Questioning the logic of limiting the liability of private companies in the nuclear field, the Finance Ministry suggested that a “formula-based limitation be considered which matches the liability regime for the operator to the types of accidents that may occur so as to incentivise adherence to the higher safety standards, limit negligence and encourage the practice of the highest international standards while providing reasonable and scientifically determined cover by the Central government.”

The Ministry requested the Department of Atomic Energy (DAE) to revise this aspect of the law so as to “limit the government's liability to a reasonable, justifiable, appropriate and methodically determined level and not to fix it to an arbitrary, predetermined figure.”

In its answers to the objections and suggestions of both the Ministry of Environment and Forests (MoEF) and the Ministry of Finance, the DAE cited the conformity of the draft nuclear liability law with the provisions of the Convention on Supplementary Compensation (CSC).

The DAE said it tried to strike a balance between promoting the nuclear industry, reducing the burden of the government and facilitating speedy compensation. It also pointed out that “presently, liability is, in effect, 100 per cent the responsibility of government. With this law, the burden will be shared by fixing responsibility on the operator to the extent of Rs. 500 crore.”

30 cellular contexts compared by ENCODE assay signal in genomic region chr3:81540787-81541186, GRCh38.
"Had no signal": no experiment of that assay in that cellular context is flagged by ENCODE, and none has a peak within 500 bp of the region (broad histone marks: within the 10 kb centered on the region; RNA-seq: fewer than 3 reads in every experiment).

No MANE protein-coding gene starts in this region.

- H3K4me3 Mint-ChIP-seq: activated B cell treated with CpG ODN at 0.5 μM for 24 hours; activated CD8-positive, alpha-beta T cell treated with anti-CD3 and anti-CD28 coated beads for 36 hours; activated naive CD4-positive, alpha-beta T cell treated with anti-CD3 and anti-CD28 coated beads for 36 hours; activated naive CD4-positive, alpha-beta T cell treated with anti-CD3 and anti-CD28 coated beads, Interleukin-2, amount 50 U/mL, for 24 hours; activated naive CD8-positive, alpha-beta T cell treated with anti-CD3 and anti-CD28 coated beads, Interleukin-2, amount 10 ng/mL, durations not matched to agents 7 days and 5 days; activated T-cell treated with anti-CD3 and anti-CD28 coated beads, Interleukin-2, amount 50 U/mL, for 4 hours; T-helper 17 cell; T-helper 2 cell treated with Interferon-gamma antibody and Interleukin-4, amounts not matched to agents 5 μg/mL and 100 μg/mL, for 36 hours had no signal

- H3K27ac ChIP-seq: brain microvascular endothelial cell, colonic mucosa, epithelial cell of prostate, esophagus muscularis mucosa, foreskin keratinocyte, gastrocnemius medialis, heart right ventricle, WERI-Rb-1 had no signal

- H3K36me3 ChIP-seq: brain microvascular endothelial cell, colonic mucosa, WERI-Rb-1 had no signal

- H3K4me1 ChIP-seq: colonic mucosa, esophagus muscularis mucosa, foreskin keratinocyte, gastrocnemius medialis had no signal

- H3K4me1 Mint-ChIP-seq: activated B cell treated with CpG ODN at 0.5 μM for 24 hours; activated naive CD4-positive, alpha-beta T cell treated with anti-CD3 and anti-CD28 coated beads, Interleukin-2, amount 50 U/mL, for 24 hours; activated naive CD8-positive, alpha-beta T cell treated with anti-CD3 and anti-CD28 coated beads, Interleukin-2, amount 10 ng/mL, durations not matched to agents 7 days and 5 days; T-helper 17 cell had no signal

While the government is today fully liable for nuclear accidents since all atomic power plants are in the public sector, the DAE's explanation sidesteps the Finance Ministry's objection to subsiding private companies in the event of an accident.

The draft Bill was referred to the MoEF, the Ministry of External Affairs, the Ministry of Finance, the Ministry of Home Affairs and the Law Ministry. The Cabinet note, accessed by this newspaper, is silent about any consultation with the Ministry of Health, a curious omission given the effect of any nuclear accident on the health of people.

Though the law has acquired urgency for the government because of a commitment it made to Washington, the government has been working on the Bill for more than a decade.

Shortly after the Kudankulam project began in 2000, the DAE set up a two-man committee consisting of legal scholar V.B. Coutinho and nuclear scientist Rajaraman to study the legislative framework on nuclear liability of different countries. The committee produced a report soon thereafter, recommending India's accession to the CSC and drafting a broad nuclear liability law for the country.

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